• 1st Russia (18th, close to the average slot from which many winning entries have come in the era of the two semi-final system)
  • 2nd Armenia (26th, the ultimate slot)
  • 2nd Ukraine (21st, at the top end of the winning slot range, but also a bit distant from Russia)

For the third ranked entries, Malta was given a great slot (22nd; ended up 12th); Belgium was ostensibly sacrificed to give the show a strong opener, yet still managed 10th place overall. France is closing this year’s show, but is proceeded by Bulgaria, whom many think won the second semi-final.  With Israel opening and Bulgarian in the penultimate slot we suspect they were both in the top three of Thursday’s semi-final. 

Beautiful Slot – 25th (Source: YouTube/Eurovision)

Another thing the producers tend to do is create a bit of space between any obvious contenders whenever possible. Portugal and Belgium are the entries that have shown persistent pan-European iTunes chart activity this week (Sweden, Italy and Bulgaria are a fair ways back). With no data on how the Eurovision version of Italy (or the rest of the pre-qualified entries) will score with juries or the public, producers have to surmise how Italy might do—and probably favourably so: Italy’s been an overwhelming favourite for victory shortly after Occidentali’s Karma won Sanremo. With both Portugal and Italy in the first half, a range of entry types leads us to Italy, a pause, then Portugal. Interestingly two of the four non-English songs, Hungary and Italy, are back to back.

Song 11 from Portugal (Source: YouTube/Eurovision)

France and the UK are hovering around the lower part of the top 10 gambling odds, though France is down and the UK significantly up. That’s reflected in the 18th slot for the UK. Being proceeded by Norway and followed by Cyprus works for and against the UK: Lucie Jones’ performance may well erase any memory of JOWST, but Hovig offers another strong performance. It’s fundamentally different (epic vocal versus metaphoric expression), and might appeal to different constituencies.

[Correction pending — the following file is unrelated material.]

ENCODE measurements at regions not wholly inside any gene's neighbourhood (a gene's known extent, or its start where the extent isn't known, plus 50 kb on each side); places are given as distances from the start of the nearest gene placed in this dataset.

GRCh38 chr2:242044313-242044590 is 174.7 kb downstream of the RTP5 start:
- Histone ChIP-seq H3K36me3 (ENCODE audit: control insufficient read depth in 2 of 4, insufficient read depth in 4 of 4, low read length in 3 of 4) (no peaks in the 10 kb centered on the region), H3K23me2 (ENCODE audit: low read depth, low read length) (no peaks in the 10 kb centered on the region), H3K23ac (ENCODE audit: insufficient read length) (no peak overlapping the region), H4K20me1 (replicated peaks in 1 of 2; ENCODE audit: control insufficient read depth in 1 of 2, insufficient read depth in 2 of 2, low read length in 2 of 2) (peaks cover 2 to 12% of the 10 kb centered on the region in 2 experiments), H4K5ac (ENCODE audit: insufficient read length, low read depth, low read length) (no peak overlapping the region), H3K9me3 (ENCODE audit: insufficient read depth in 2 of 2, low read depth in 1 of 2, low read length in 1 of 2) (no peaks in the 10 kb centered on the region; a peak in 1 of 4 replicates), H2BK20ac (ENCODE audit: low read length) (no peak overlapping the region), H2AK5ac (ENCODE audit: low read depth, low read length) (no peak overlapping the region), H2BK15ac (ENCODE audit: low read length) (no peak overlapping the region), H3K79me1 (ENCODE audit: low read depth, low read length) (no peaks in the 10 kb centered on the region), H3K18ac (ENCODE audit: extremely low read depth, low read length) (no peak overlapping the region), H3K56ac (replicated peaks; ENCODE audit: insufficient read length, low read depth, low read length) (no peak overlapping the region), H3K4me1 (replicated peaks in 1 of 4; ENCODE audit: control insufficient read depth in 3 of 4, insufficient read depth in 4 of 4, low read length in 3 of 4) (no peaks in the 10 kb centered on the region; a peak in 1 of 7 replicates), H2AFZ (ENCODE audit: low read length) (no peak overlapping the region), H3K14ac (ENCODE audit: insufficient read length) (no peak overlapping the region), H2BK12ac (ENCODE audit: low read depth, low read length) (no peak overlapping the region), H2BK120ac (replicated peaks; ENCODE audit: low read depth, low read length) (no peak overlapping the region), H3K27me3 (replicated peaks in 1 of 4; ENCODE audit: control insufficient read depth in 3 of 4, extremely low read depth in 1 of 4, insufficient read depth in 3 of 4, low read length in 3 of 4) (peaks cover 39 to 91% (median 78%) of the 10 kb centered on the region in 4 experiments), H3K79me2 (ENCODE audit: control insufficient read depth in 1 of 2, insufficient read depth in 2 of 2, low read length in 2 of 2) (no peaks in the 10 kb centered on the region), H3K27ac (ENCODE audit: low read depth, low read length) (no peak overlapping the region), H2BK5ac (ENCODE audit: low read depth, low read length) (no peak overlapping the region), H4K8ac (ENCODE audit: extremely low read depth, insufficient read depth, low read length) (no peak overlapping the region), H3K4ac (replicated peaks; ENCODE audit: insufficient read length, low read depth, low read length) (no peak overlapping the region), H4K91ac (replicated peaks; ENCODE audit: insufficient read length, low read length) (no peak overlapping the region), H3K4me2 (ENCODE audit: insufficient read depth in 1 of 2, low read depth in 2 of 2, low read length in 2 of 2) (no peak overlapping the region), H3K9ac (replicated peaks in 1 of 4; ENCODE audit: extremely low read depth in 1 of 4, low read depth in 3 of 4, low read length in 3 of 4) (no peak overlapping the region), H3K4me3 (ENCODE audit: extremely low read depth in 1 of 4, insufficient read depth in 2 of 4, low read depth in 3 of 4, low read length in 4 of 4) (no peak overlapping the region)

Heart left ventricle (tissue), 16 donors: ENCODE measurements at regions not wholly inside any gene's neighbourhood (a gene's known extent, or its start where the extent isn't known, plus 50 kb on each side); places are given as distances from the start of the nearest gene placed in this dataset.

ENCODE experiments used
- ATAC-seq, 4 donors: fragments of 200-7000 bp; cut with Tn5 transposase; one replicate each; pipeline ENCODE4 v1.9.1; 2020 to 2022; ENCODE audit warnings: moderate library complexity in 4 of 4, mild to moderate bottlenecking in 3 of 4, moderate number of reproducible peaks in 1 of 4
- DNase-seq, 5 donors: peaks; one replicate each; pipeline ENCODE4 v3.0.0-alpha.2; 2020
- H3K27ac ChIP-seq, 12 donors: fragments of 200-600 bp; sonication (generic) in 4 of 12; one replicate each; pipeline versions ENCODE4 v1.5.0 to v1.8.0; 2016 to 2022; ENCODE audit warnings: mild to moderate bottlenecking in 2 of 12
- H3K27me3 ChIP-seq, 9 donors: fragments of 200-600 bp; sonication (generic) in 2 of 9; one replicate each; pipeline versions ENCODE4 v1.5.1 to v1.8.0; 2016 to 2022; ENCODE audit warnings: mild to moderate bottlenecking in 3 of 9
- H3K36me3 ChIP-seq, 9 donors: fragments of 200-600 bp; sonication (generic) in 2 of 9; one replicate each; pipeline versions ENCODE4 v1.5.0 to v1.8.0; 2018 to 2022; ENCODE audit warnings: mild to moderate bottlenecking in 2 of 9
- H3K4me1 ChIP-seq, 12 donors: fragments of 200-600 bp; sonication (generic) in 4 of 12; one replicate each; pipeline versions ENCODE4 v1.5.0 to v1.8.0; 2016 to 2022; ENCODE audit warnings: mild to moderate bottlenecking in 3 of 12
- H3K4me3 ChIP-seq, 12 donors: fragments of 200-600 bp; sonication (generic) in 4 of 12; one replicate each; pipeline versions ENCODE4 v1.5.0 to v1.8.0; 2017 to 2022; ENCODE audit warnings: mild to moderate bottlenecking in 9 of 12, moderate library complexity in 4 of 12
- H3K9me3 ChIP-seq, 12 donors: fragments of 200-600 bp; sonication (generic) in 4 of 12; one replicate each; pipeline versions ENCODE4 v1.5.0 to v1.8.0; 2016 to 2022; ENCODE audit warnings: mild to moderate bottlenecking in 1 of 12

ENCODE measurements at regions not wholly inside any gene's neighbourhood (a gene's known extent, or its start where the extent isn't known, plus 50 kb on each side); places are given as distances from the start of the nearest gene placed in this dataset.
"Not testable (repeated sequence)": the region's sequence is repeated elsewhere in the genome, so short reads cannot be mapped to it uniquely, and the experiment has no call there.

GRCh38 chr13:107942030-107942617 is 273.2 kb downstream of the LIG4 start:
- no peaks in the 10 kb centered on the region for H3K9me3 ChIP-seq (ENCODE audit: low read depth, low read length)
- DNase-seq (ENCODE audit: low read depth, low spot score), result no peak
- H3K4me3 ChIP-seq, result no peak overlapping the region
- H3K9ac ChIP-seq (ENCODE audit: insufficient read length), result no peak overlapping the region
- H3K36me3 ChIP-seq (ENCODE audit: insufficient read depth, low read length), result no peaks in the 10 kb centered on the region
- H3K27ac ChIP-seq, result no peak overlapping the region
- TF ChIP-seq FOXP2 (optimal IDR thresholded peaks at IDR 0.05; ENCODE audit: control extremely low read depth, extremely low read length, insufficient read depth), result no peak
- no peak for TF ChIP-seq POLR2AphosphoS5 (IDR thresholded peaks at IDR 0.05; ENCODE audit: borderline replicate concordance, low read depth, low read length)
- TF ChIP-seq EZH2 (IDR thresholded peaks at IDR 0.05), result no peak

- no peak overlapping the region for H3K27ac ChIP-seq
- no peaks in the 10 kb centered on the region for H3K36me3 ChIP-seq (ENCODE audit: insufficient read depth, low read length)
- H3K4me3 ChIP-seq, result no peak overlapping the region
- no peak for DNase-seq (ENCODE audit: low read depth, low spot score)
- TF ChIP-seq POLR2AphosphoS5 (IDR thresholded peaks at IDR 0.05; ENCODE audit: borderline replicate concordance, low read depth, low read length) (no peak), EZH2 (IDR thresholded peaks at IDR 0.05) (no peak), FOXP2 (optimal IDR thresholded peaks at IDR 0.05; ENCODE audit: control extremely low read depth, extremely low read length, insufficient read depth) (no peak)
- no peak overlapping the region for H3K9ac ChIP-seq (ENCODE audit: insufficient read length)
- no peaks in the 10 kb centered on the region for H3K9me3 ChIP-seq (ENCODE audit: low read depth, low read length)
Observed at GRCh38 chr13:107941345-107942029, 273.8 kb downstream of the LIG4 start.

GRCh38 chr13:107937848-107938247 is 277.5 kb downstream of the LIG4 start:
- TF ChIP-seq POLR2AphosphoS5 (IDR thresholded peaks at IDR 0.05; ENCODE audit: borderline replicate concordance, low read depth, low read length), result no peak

Another important question is how any ad breaks can impact things. Last year these were after songs 5 and 12. Last year Italy faded in the Grand Final (especially with the public), while Australia finished as runner up. This year these would be the Netherlands and Croatia. In 2011 the breaks were after 5 and 14: that would the Netherlands and Greece trying to grab back the audience’s attention.

Where to Watch

A Eurovision Grand Final generally has a high standard of entries. This makes sense, since all but six of the entries have already passed through the crucible of a semi-final for their golden tickets. However, 20 entries come into a Grand Final with top 10 results–but no more than 10 can do that again on Saturday night. With at least two prequalified entries fancied for top 10 success on Saturday (Italy plus France or the UK or all three), that means several entries’ elation from midweek will be somewhat crushed. But it bears remembering that qualifying for the Grand Final is itself a massive achievement

Yodelling from 20th (Source: YouTube/Eurovision)

Hungary, Italy, Denmark, Portugal and Azerbaijan are in one of the three sweet spots of the draw. These entries contrast with one another and the audience is still relatively fresh. Greece, Spain, Norway, the UK, Cyprus and Romania are in the range where more televote era winners have performed. Recent years have shown that only one or two of the final five entries will end up top 10, but Belgium, Sweden, and Bulgaria offer a run of potential contenders. It will be fascinating to see how the votes split in the semi-finals, once we have crowned our 2017 champion.

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Have Your Say

6 responses to “2017 Grand Final Performance Order”

  1. James says:

    I just noticed that all the non-English entries are in the first half of the final.

    Most interesting is that 3 out of the four are placed nearly next to each other with, as mentioned, Denmark serving as a buffer between Italy and Portugal, with Hungary serving as a lead-in to Italy.